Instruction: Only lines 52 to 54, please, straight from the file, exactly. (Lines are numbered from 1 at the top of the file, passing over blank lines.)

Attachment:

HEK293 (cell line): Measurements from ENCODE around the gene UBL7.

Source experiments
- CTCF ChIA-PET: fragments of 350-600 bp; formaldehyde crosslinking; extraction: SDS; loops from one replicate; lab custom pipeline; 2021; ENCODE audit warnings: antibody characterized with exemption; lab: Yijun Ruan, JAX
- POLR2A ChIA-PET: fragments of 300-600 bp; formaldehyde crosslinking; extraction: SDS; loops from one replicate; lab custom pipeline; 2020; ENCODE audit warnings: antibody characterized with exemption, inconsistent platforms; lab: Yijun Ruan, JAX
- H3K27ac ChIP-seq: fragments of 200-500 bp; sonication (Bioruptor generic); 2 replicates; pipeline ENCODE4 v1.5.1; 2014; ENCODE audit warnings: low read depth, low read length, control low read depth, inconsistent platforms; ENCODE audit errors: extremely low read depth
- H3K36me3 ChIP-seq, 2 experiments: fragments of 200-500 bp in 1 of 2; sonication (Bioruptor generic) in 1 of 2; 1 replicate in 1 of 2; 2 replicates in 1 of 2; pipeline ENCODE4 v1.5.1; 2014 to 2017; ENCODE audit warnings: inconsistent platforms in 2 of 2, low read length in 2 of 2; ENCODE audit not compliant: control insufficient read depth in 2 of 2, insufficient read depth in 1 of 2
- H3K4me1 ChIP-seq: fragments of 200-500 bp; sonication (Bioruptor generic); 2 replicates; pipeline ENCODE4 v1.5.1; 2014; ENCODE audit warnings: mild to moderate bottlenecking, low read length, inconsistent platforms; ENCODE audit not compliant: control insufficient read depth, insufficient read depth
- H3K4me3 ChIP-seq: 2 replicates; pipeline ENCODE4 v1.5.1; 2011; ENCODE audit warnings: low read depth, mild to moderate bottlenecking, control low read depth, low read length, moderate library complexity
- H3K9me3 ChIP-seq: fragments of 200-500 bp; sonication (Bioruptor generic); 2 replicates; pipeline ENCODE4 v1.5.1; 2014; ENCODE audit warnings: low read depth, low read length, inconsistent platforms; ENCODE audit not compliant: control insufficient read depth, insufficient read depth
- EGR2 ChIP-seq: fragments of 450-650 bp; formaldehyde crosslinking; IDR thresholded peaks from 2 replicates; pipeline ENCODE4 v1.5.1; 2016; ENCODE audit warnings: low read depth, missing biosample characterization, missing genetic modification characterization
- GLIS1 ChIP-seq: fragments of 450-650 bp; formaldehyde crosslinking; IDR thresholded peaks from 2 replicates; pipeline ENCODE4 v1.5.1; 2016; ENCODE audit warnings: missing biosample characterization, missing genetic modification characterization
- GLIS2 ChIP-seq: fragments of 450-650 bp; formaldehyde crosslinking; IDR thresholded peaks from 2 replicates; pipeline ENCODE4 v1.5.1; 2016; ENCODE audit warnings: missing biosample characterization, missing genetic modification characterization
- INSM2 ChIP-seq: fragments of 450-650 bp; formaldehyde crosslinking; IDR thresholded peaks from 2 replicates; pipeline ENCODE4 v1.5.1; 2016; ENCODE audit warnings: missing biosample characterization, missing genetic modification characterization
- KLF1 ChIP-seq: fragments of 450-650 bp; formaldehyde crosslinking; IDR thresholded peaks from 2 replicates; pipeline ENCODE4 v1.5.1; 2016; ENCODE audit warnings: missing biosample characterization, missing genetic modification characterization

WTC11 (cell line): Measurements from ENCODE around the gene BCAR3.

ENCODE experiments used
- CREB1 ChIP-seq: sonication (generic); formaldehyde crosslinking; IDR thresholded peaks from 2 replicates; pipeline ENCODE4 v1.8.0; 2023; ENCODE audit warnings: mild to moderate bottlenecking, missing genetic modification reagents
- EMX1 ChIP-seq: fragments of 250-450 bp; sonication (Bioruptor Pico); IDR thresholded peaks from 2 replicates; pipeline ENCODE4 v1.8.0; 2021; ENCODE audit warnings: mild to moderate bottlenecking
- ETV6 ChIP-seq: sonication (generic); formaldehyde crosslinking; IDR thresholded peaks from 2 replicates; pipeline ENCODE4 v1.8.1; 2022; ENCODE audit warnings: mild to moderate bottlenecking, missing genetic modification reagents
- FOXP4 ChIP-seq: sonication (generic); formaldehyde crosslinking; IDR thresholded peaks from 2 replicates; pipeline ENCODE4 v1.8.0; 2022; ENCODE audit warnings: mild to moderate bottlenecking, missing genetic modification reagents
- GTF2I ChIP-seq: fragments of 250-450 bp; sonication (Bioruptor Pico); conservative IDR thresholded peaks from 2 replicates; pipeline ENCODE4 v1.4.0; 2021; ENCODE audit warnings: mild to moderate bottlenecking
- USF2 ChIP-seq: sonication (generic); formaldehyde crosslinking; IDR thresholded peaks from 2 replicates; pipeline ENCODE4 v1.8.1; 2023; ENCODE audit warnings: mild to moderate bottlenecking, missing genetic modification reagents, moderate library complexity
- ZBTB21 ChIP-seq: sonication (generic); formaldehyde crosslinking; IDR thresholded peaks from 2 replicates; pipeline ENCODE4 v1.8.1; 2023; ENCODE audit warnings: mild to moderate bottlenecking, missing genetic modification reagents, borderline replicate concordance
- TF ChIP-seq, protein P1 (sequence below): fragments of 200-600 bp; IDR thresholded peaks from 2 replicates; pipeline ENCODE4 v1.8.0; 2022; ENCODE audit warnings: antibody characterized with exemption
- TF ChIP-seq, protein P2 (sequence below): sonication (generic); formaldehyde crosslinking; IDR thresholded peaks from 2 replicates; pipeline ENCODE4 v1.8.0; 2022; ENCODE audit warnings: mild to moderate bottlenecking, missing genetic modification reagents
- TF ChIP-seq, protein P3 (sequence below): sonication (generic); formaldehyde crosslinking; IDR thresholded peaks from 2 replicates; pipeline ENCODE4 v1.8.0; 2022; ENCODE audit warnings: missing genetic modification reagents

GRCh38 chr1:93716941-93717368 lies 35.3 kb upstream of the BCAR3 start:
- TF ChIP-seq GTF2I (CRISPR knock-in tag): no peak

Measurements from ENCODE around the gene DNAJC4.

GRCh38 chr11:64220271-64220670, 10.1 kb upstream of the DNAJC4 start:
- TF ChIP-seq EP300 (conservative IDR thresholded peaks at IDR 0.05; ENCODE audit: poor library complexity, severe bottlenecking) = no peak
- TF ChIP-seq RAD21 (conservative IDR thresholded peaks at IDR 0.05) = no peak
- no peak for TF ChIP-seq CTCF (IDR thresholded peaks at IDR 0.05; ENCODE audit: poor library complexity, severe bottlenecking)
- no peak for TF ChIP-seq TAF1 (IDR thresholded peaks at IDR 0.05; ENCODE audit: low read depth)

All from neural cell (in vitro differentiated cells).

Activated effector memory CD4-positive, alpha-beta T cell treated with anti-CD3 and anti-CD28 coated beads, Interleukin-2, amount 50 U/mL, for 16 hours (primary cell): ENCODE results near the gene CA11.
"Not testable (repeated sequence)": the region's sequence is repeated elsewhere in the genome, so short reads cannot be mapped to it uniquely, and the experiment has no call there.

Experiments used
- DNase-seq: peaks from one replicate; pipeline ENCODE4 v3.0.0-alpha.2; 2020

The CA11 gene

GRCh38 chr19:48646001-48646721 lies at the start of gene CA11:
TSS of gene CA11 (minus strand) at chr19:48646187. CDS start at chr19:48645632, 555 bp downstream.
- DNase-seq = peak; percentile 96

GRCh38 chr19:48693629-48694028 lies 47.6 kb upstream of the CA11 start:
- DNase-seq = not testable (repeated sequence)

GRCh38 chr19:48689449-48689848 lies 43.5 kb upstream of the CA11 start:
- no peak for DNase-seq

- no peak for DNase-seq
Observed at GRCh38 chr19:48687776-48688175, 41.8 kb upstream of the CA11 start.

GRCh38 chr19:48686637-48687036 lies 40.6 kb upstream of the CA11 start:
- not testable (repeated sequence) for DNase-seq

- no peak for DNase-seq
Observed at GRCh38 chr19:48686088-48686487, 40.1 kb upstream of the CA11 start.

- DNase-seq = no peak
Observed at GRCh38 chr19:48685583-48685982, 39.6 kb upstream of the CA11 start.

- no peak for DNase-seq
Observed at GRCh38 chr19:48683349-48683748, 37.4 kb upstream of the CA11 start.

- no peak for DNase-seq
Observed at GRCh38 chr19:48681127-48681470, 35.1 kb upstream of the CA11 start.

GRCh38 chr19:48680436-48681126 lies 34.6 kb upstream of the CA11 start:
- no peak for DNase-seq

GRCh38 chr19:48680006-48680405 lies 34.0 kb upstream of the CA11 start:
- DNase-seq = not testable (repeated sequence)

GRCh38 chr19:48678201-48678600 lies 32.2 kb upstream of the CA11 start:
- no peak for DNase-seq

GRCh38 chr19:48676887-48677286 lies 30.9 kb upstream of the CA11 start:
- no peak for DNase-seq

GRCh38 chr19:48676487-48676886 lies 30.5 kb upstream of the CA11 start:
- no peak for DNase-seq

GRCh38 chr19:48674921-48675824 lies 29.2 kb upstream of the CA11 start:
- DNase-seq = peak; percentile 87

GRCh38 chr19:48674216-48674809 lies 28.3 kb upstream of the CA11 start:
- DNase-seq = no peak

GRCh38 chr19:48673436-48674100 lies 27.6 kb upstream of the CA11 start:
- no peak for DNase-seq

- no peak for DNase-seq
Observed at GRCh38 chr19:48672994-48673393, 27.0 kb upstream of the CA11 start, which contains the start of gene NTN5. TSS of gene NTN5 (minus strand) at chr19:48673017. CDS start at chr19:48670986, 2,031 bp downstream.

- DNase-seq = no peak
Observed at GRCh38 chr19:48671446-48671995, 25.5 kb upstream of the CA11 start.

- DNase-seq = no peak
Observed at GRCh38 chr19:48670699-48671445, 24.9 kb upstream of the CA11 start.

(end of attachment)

- no peak for DNase-seq
Observed at GRCh38 chr19:48686088-48686487, 40.1 kb upstream of the CA11 start.

- DNase-seq = no peak